BY BRUCE STEINBERG
With the film industry’s 90th Academy Awards show over and all Oscars handed out, I’ve thought to create a show honoring the best in the health industry. This I call, “The John & Mary Doe Awards,” where I’ll hand out statuettes called, “The Pretty Darn Goods.” The coveted trophy will be a figure with a thumb up in the air, signaling, of course, “Pretty Darn Good.”
Among the categories of champions will be these two and the most sought-after: The Best Pretty Darn Good (akin to best picture) and The Slowest but Surest (akin to the lifetime achievement award). The former would be given to the person who never went to extremes in weight, lifestyle and diet, avoided all fads and lived doing healthy activities he or she enjoyed while eating pretty-darn-good things most of the time. The latter would be given out to the person who improved overall health slowly but surely, while discovering healthy activities he or she loved to do while learning to eat pretty-darn-good things most of the time.
I brought this idea to the cafeteria lawyers I sometimes meet with before our court work gets started. “It would be a great awards show,” I pitched. “Who’s in?” Out of the seven there, six fell asleep. The last excused herself for coffee and a doughnut.
All right, I get it – shows such as the one I pitched beginning with the words “Extreme” or “Biggest” don’t go over too well. Whether it’s plastic-surgery shows, houses-built-in-just-one-week shows or weight-loss shows, the titles signal the utmost, not pretty good. A lifetime of sensibility, a life changed for the better carefully and thoughtfully are not the stuff of high TV viewer ratings. They should be. Consider the following:
My own hometown newspaper runs a “Fittest Loser” annual contest that goes for 12 weeks during the winter and spring. Ah, notice the title change, as if the point of the program is more palatable. But the pitch for five new contestants for the 2018 edition still announces that “The Fittest Loser winner will be chosen based on percentage of weight loss.” In other words, not fittest, still biggest.
Contestants will have personal trainers as well as nutritionists at their disposals. How many of you have such folks on your speed-dial and automated-checking withdrawal?
This newspaper also ran a follow-up article on the 2017’s contestants. Out of the four chosen that year, only one managed to keep the weight off lost during the 12-week contest, and impressively lost some more; but the rest gained weight back, from 12 to 22 pounds, by about six months after the contest ended. Maybe it’s a reflection of who among us are willing to put our most personal affairs out there in the public, but the contestants had some sad stories to tell. They all hung to the belief, at least for public consumption, that they did benefit from the contest. The three who gained weight back admitted in some fashion that they couldn’t maintain what the contest provided and required. The one who continued to lose weight seemed to have found something that worked for his lifestyle and reasonably enjoyed doing. Regardless of post-contest weight gain and the focus on percentage weight loss as the “winner,” all praised the program.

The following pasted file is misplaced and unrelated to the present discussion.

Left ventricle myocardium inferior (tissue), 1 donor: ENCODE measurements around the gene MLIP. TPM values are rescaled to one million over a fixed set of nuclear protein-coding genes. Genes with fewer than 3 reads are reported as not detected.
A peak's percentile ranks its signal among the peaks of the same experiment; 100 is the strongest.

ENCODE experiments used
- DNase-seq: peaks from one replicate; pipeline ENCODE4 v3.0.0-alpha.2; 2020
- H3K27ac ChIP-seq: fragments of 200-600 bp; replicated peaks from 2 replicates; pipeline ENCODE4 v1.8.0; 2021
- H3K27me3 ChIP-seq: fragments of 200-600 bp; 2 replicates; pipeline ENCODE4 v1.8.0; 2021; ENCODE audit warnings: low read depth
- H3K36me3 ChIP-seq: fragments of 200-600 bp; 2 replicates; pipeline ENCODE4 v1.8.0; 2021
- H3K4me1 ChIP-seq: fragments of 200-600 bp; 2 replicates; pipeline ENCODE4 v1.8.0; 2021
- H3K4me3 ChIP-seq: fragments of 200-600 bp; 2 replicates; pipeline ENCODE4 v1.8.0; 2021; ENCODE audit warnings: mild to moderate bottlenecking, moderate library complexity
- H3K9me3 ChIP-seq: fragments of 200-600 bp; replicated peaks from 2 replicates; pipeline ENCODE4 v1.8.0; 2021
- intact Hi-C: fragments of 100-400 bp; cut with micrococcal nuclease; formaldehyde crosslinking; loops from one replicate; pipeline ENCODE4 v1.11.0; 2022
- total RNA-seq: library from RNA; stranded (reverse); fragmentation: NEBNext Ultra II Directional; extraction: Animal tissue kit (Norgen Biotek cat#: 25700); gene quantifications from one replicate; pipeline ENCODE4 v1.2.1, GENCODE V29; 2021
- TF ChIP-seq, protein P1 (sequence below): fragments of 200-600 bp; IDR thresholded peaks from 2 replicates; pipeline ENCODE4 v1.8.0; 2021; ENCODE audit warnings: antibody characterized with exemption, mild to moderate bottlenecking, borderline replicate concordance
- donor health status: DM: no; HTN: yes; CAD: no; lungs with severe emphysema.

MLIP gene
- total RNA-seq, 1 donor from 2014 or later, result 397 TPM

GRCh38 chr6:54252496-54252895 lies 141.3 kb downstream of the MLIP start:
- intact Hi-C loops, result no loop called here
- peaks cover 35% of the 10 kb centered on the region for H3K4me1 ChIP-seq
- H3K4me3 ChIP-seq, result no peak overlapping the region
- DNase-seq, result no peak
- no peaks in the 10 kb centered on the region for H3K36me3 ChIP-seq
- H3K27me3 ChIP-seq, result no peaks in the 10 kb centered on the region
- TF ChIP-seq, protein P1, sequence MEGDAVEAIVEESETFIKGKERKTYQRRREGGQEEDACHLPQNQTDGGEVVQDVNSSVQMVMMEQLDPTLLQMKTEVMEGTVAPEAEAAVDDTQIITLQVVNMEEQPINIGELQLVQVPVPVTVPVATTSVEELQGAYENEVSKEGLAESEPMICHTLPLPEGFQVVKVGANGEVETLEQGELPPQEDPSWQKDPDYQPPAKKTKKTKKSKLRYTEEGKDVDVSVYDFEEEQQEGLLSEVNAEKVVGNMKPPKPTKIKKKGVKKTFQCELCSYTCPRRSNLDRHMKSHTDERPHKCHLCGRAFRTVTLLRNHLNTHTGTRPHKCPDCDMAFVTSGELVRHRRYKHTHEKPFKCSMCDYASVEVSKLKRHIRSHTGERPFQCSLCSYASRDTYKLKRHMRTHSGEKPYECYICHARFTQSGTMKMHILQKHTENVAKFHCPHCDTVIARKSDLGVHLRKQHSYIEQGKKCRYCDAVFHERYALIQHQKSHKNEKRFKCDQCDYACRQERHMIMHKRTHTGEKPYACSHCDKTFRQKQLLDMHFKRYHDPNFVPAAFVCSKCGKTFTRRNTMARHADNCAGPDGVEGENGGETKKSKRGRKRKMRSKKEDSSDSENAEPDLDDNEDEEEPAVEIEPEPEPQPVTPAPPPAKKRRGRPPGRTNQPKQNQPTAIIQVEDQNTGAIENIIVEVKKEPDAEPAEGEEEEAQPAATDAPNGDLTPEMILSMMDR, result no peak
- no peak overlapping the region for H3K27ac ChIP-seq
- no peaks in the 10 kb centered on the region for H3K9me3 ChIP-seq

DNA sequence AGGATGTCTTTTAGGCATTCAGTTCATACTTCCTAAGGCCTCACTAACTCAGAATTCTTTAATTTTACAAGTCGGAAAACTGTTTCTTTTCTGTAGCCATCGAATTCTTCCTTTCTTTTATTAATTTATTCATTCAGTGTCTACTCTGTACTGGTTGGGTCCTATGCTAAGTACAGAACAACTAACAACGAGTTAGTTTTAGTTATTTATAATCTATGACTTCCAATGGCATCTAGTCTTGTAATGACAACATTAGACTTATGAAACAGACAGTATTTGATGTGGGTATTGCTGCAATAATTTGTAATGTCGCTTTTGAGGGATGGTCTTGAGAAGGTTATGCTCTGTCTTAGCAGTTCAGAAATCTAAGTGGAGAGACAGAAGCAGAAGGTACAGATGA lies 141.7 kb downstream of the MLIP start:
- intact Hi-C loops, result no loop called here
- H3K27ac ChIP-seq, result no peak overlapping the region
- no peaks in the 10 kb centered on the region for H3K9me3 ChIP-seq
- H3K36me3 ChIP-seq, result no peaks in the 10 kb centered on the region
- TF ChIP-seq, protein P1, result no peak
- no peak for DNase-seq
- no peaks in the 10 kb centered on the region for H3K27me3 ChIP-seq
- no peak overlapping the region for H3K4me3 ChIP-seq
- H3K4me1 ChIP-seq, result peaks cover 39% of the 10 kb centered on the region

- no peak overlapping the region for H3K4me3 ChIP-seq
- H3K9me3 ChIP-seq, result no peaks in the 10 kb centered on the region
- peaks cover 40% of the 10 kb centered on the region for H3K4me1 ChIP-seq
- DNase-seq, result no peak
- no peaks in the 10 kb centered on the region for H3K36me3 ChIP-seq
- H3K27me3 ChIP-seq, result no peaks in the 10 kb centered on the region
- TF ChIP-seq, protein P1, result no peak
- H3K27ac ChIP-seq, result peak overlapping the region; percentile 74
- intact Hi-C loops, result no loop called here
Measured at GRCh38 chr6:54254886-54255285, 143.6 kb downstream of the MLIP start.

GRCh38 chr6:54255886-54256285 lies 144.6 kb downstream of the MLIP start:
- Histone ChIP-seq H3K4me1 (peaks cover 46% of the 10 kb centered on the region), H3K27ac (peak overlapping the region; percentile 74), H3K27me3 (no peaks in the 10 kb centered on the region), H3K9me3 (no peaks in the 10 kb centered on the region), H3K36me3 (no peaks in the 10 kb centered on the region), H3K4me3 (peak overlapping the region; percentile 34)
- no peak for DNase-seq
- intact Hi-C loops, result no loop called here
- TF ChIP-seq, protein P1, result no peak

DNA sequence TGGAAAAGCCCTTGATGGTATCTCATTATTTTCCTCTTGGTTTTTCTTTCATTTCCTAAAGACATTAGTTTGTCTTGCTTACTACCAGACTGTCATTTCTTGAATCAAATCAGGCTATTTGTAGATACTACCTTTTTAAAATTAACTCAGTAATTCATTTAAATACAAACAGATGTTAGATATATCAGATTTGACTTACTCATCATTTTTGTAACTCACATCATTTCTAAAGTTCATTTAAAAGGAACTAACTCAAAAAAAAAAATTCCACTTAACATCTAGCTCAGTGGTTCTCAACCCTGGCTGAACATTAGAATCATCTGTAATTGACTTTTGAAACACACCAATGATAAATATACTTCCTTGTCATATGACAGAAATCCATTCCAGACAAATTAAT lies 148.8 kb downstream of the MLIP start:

Last summer media reports indicated that the national TV program, “The Biggest Loser,” would be cancelled after 17 seasons. Many, if not most comments on this report indicate a “good riddance” attitude. Allegations arose claiming false reporting of weight loss, extreme dehydration before weekly televised weigh-ins, body shaming, dangerous and unrealistic exercise programs and fad diets and significant weight gain by most after the contest ended. Those who kept weight off had gone into some form of the weight-loss business and/or were paid to promote the show, and providing weight-loss pills (some illegal). Denials by the show’s network and staff have poured in, and lawsuit filings are like their own aerobic workout. Go ahead – the Google search on this is both interesting as well as sad. After all these years, are we not tired of applauding significant (if not suspicious) weight loss in one week or ashamed of focusing perceived fitness, and overall health improvement on body size?
My hometown newspaper makes the claim and I have no doubt it is true, that its contest and others like it draw interest in fitness and diet; but I ask, of what type?
Meanwhile, the sign-off motto of The John & Mary Doe Awards is this: Find healthy activities you enjoy and eat pretty darn good most of the time.
The show may get low ratings but, unlike “Extreme” and “Biggest,” it has the better chance of lasting a happy, healthy lifetime.